I was shocked, when I came to the Philippines first, at the level of discrimination that exists, not between Filipinos and other ethnicities, but between pale-skinned Filipinos and dark-skinned ones.
Filipino ethnicity is essentially built on a Malay base, but with many later additions. This gives rise to both a hierarchy and a whole industry. The paler one’s skin tone, the more beautiful/handsome one is. This is a universal rule. Extremely beautiful women with spectacular bone structures but dark skin are regarded as less attractive than plain, pale women and the same is true of men. This is true across Asia, but in the Philippines it reaches extreme levels.
Until the 1970s, Manila and other cities in the Philippines were famous for the ‘binibaes’, sometimes called ‘bini boys’.
Binibaes were young males aged from about twelve up, sometimes a little younger, who came to the city to work and seduce men. They dressed and lived as women, but most did not take hormones.
The bini boys dress as girls…The…acceptance of bini boys is revealed in popular comic strips, T.V. series, motion pictures and plays in which they appear as characters, usually in a vein of good-natured humor. As an example: in a Philippine series similar to Batman, the Philippine hero is continually obliged to pull his Robin away from attempted amorous passes at other males.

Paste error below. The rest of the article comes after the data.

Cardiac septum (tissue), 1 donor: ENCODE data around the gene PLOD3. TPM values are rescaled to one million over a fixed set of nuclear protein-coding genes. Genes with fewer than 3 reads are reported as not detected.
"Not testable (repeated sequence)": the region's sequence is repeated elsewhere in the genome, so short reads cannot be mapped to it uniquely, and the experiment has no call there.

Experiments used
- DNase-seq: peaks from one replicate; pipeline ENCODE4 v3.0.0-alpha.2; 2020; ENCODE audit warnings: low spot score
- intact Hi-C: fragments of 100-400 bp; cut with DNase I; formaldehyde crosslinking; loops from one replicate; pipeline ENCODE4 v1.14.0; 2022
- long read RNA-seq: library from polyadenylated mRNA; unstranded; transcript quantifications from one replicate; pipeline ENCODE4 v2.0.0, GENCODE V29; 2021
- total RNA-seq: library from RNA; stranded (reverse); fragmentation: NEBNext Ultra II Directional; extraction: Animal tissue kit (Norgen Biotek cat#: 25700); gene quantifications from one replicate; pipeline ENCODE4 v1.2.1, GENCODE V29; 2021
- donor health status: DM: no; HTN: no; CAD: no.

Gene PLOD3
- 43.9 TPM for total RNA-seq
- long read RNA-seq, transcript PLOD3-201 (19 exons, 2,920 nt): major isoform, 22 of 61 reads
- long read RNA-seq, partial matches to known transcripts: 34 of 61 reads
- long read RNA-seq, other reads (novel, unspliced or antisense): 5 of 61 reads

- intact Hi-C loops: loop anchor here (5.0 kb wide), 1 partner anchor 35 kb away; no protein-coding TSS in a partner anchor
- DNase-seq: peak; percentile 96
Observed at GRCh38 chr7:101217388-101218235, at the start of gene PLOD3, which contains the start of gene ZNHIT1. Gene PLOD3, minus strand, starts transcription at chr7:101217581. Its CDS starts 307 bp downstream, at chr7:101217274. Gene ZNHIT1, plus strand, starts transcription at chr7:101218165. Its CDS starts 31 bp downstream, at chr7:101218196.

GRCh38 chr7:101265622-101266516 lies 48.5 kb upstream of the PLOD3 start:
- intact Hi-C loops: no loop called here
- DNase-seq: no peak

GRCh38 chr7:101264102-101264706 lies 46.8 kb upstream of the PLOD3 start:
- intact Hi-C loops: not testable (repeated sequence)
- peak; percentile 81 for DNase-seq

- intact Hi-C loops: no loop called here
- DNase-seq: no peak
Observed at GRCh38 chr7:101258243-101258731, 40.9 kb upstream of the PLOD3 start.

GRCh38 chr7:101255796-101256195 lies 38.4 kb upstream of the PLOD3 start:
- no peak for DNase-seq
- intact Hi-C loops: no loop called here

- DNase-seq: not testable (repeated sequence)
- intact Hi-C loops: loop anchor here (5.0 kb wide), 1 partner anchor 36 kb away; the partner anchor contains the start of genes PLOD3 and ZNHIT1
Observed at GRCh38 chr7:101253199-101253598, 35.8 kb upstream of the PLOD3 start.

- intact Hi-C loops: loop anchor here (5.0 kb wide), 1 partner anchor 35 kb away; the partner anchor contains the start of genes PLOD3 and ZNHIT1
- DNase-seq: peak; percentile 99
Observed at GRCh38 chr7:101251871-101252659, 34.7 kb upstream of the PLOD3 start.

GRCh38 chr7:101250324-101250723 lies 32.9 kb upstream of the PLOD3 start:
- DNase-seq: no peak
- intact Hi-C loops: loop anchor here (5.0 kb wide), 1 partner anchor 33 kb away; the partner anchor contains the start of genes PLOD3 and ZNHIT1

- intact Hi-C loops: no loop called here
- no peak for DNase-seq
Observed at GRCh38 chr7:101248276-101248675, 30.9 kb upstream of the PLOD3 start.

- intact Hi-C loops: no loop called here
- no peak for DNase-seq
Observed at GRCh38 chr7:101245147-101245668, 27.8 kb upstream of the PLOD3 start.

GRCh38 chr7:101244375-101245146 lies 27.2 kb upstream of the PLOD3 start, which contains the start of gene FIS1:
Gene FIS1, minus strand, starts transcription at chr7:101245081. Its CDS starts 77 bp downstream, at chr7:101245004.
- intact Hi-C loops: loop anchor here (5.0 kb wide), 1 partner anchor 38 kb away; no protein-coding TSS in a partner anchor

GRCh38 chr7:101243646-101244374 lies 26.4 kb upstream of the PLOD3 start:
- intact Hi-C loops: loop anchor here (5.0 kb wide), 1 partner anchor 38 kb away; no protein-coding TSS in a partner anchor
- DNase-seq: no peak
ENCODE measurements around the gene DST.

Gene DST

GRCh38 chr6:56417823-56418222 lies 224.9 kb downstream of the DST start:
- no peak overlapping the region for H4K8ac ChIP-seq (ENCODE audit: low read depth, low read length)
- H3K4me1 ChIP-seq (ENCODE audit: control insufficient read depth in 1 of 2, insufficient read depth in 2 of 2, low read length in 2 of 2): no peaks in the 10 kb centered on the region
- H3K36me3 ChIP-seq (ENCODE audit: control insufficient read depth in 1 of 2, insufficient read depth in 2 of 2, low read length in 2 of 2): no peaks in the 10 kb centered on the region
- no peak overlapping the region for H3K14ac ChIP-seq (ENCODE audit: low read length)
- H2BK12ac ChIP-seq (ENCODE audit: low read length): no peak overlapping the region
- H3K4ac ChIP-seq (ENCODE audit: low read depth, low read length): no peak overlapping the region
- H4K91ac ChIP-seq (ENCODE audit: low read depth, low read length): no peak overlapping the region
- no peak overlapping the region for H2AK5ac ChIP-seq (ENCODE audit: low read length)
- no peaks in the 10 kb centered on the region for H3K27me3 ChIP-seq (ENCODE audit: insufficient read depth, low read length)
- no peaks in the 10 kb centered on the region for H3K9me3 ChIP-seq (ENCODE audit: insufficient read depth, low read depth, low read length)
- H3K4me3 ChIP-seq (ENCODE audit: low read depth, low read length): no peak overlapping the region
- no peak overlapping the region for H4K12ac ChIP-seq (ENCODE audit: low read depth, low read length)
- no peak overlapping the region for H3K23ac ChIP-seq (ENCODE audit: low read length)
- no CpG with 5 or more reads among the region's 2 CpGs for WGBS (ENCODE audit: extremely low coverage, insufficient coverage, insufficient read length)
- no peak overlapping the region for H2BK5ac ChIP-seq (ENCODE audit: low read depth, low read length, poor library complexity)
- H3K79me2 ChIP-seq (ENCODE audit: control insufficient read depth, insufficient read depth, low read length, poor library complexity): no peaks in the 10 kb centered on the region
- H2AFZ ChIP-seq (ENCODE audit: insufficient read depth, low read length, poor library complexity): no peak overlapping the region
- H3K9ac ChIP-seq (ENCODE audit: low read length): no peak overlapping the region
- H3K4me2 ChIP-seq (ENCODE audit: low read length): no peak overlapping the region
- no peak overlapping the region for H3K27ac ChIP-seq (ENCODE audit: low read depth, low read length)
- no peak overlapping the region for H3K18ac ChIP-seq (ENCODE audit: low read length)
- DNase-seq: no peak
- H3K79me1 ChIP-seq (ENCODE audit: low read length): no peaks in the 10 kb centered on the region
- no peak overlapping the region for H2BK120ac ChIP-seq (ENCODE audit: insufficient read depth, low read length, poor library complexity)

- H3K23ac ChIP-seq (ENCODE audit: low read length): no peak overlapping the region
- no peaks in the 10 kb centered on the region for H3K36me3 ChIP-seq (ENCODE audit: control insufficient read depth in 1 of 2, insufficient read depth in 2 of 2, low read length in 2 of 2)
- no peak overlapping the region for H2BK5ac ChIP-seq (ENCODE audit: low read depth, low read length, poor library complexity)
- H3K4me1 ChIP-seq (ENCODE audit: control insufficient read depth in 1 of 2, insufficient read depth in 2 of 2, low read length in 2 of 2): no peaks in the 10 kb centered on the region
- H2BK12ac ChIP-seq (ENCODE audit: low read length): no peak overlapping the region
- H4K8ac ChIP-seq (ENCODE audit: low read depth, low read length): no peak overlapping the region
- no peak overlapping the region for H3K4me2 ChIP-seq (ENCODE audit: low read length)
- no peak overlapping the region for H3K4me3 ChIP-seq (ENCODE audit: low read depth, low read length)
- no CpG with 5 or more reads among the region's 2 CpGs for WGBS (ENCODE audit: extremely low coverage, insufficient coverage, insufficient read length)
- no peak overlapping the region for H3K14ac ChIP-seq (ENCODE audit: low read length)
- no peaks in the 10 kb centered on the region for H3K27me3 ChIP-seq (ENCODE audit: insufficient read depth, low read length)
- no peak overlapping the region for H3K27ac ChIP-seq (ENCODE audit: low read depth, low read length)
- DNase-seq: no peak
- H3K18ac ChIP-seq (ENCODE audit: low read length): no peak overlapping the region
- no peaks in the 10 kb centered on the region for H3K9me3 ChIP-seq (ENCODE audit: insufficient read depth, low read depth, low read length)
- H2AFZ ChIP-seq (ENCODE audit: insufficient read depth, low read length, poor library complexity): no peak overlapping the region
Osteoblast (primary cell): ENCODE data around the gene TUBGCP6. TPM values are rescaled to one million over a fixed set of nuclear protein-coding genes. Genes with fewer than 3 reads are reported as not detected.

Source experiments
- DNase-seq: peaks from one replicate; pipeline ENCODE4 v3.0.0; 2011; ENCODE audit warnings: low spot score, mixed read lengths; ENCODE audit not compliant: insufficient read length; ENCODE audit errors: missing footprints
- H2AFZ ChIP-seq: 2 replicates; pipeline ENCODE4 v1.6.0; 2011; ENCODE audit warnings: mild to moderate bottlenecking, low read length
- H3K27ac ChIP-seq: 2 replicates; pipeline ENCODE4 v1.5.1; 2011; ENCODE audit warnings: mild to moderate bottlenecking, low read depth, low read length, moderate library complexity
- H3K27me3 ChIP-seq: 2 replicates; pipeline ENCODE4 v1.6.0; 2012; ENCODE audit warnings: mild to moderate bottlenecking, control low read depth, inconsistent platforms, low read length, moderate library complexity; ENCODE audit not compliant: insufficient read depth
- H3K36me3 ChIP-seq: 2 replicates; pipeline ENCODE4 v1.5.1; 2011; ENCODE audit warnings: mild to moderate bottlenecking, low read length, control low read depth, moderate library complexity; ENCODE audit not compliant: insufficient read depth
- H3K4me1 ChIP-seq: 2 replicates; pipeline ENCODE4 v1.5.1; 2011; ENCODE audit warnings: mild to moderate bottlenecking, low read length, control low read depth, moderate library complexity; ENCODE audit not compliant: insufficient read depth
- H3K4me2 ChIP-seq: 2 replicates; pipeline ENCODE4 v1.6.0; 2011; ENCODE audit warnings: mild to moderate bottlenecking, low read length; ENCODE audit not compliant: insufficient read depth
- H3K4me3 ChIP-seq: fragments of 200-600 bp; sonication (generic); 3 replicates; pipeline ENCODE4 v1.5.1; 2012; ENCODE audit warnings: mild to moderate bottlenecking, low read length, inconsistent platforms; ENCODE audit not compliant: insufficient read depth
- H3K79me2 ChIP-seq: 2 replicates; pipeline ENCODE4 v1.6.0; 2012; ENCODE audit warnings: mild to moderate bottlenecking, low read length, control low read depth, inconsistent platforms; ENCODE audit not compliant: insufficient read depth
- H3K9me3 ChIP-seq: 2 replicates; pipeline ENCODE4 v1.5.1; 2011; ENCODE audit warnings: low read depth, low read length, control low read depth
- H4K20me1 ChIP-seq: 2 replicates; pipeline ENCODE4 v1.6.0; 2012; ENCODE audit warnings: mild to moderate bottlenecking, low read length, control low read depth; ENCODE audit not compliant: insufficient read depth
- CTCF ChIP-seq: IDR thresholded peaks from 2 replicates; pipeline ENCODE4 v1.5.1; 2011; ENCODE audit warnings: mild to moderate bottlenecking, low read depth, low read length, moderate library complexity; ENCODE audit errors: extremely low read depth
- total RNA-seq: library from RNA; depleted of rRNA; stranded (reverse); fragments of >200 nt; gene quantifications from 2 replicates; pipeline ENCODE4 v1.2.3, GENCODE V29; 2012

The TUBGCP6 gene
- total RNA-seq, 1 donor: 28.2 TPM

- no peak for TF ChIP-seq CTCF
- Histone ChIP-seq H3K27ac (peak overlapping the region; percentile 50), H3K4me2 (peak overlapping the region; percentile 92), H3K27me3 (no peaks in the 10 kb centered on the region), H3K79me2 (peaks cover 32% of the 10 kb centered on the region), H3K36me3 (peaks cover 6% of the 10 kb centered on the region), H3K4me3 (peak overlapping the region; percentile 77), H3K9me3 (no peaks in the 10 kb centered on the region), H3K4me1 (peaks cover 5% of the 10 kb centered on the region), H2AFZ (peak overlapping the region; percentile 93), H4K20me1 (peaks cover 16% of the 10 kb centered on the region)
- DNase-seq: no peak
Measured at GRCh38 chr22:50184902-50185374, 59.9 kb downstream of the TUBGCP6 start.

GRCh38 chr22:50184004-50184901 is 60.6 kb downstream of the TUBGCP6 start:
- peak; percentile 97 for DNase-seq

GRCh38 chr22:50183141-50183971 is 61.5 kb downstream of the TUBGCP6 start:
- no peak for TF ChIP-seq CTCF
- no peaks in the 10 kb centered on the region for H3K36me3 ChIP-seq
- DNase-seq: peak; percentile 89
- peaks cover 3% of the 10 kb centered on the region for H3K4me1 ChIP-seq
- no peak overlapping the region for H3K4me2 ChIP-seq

Few of the bini boys engaged in any sexual relations among themselves although many considered themselves homosexual. In (sexual relationships), the majority preferred passive anal relations but all were equally willing to perform fellatio. The custom…is to seek to prolong sexual relationships. 
I have just been to the Bureau of Immigration Visa Extension Office in Makati. I have to do this once every two months, for the economy of the Philippines.
My papers are in and my money has been paid, but for unknown reasons, they’re not handing the passports with the new visas out yet. I have plans for the afternoon so will have to come back on Tuesday. I sigh and decide to get a beer and some food. I had no plans, then, to meet baklas.
Baklas, to let you know, are the local ersion of the ubiquitous ladyboy, the transwomen found all over southeast Asia, under different names. They are highly feminised males who live as women and seek straight men for partners. They are often as beautiful as natal women — or more so.
I head for Market! Market! in Taguig. It’s my favourite mall in Manila by far, partly because half of it is actually outside. Unlike some malls, there are plenty of beer-bars and small restos too, serving a myriad array of meals in price bands to suit any bakla’s pocket, as they say. So I indulge in a taxi — 105 pesos — and, once I’m there, head for the bars at the back, near the van depot. I know from experience that these are good and cheap and so, attract locals — including baklas.
I’m at the local motorcycle repair shop where Sherwyn, a most competent mechanic and pleasant cove, is replacing a brake master cylinder on the Blaze. He first thought to replace only the seals, but he can’t find the right size. A new cylinder is 400 pesos, just under six quid, an unwell encephalopod. I just tell him to get on with it. Sherwyn works in the open space outside a motorcycle parts shop, where he seems to buy most of his stuff, although, as today, sometimes he has to go further afield. While I wait I sit on a wooden bench in the shade and observe the street life. Baklas soon begin to appear; it’s like they’re in the woodwork.